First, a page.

In 1967, Dian Fossey began work in what is now Volcanoes National Park, Rwanda to study, document, and protect critically endangered Mountain Gorillas. Sent on a mission by Louis Leakey, and funded by the National Geographic Society* Fossey, an American zoologist, began what would become a daily commitment to the conservation of gorillas until her murder in 1986.
Almost 50 years later, in December of 2016, I was fortunate enough to climb those same foothills of Mount Karisimbi to encounter mountain gorillas for myself. Descendants of the gorillas Fossey loved and documented, played and slept feet away from me and it was one of the most powerful wildlife encounters I’ve ever had as photographer.
It was my first time in Africa, and I was in Rwanda for a Sciencetelling™ Bootcamp for Nat Geo grantees and a Photo Camp for students living at the edge of Volcanoes National Park. After two inspirational weeks with the scientists and students, the morning of our scheduled gorilla trek finally arrived. Sitting at the entrance of the park, I was elated, but anxious. All the conditions looked good for our trek, but I knew the day would be physically demanding as we ascended the forested foothills of Mount Karisimbi in search of the Isabukuru group.
We hiked through farmland that cut right up to the buffalo wall marking the entrance to the protected park lands. This is a country in recovery. The Rwandan Civil War devastated the people of this nation just 23 years ago. However, the economy has been growing and 70% of the labor force works in agriculture, according to USAID. The population is growing too, especially in Musanze – the district at the edge of the park – and space for farming potatoes, tea, and pyrethrum is limited.
After officially crossing the buffalo wall into the park with gracious help from my porter, Innocent, the real trekking started. I crawled up steep slopes, and fumbled on vine-choked footholds, desperately trying to protect my camera and lens with each face plant. Our small group rushed to meet up with the trackers who had spotted the gorilla group. We cut back down a slope into a clearing where I heard the guides began to whisper, as I looked around a corner to see a mother and baby gorilla foraging. Awestruck, I lifted my camera – our hour with the gorillas had begun.
I had never been so close to a wild ape. I had immediate respect for these animals. They are incredibly strong and weigh up to 500 pounds. They also follow complex social rules, and I didn’t want to challenge or threaten them in any way. Our guides asked us to crouch and not make eye contact. We froze as the dominant silverback gorilla, Isabukuru, closely passed us to find a spot in the clearing behind us to nap, where infants snuggled up to him.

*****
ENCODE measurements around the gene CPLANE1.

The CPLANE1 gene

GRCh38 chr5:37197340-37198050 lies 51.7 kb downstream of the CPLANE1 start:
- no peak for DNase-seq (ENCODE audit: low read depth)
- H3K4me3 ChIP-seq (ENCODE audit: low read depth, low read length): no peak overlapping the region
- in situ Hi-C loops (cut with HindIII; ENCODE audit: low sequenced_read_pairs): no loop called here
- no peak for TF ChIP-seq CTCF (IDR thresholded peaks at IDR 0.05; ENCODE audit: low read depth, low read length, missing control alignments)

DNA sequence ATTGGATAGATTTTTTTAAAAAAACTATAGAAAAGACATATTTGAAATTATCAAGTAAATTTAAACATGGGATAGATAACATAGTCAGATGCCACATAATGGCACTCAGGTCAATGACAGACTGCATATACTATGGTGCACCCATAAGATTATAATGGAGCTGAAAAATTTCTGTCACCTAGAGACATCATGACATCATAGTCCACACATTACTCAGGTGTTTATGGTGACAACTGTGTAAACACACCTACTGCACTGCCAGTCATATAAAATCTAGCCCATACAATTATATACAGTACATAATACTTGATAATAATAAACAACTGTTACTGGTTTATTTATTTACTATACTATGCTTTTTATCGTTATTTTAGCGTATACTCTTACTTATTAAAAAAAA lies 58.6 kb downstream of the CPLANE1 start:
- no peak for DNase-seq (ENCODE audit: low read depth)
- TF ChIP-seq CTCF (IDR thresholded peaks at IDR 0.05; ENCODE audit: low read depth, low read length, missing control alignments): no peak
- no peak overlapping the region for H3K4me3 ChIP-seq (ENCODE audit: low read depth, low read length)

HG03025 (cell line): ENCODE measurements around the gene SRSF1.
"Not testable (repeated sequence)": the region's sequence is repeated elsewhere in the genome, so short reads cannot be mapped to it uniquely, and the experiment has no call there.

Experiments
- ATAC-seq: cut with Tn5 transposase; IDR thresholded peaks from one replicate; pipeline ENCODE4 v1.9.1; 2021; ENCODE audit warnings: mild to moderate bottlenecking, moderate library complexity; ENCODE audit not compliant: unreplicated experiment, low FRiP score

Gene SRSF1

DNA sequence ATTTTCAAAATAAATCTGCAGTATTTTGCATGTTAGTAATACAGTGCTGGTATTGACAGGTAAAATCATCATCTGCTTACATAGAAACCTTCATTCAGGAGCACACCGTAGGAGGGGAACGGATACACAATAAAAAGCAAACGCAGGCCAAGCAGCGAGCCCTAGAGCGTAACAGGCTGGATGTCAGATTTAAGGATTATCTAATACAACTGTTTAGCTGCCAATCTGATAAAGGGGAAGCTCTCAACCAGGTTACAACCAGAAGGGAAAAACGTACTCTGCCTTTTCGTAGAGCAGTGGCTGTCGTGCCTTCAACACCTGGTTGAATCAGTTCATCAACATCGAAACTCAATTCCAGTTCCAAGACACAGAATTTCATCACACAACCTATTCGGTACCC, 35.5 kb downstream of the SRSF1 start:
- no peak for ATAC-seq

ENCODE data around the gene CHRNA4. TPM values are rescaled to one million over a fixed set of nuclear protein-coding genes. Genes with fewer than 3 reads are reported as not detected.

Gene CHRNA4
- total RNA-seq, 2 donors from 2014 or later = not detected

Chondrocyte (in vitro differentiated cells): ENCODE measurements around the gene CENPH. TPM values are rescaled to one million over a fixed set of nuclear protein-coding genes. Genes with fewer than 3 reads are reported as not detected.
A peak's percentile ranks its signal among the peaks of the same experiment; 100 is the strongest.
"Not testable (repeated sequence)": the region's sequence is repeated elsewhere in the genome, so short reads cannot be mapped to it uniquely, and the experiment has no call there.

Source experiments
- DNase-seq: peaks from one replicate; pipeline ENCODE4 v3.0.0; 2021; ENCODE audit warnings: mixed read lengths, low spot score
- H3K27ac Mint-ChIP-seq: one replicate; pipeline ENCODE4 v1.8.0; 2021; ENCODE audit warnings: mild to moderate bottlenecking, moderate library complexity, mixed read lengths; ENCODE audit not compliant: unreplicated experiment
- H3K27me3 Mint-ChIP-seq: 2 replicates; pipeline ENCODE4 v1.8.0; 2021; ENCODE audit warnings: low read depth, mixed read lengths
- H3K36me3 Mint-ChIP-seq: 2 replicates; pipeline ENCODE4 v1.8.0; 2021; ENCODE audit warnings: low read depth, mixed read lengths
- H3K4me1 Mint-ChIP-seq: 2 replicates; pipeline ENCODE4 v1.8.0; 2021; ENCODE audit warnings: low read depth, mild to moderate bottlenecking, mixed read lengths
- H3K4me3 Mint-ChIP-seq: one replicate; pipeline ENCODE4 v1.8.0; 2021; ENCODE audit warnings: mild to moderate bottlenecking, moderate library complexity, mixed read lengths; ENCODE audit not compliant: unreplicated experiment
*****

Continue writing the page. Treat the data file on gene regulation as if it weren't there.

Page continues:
The gorillas piled up in a group around Isabukuru in a little clearing with beautiful light. The babies played tirelessly, as many of the adults slept, and one mother watched our group intently. It was humbling to interact with a species so evolutionarily close to our own. It made me think of my own family.
After an hour with the gorillas, we left the group and headed back out of the forest, giddy from the experience and covered in mud. I had so much respect for the trackers, rangers, and scientists that work to protect and understand these animals. I also left with a better understanding of the complex issues of protecting this wild and working with local communities to balancing the needs of humans and the endangered gorillas, golden monkeys, and elephants that call this park home.
Since my visit, the silverback Isabukuru fell ill and died in March of 2017. There were several territorial clashes between his group and other gorilla groups led to the death of some of the infants I watched and photographed in December. In April of 2017, the orphan Fasha, from this group, was caught in a snare, but survived after Gorilla Doctors rescued him. The nature and social behaviors of these groups will result in more gorilla deaths in the future, but there are greater threats to their survival – snares, disease, human-wildlife conflict and especially the threat of a warming planet.
This year marks the 50th anniversary of the beginning of Dian Fossey’s work. Though her conservation methods were controversial, after seeing the mountain gorillas, it is easy for me to see why she was so devoted to protecting them. She describes some of the challenges of studying and saving gorillas in the first article she wrote for the National Geographic Magazine. When Fossey started, mountain gorillas were viewed by the world as savage beasts, valued primarily for trophies or as luxury pets, and they were very seriously in decline.
“Unless a better-planned and more-determined effort is made to save the mountain gorilla, it is doomed to extinction within the next two or three decades,” Fossey wrote in her 1970 article.
Thanks to the efforts of the Dian Fossey Gorilla Fund and the park staff protecting the mountains these gorillas call home, that effort has changed the fate of gorillas. Although they are still considered critically endangered, their numbers are on the rise. Tourism brings funds to the park to continue this work and people, including myself, pay daily to witness these incredible animals living in their native habitat.
Photographing these gorillas made the protection of this species personal, for me. My hope is that these images make it personal for you, too. If you’re interested in helping protect mountain gorillas, consider donating to gorilla conservation efforts. You can also read more about the gorillas and see stunning images by Ronan Donovan in this month’s National Geographic Magazine.
*I work for the National Geographic Society. This is not a sponsored post and the views expressed here are my own and don’t necessarily represent the organizations or individuals mentioned in this post.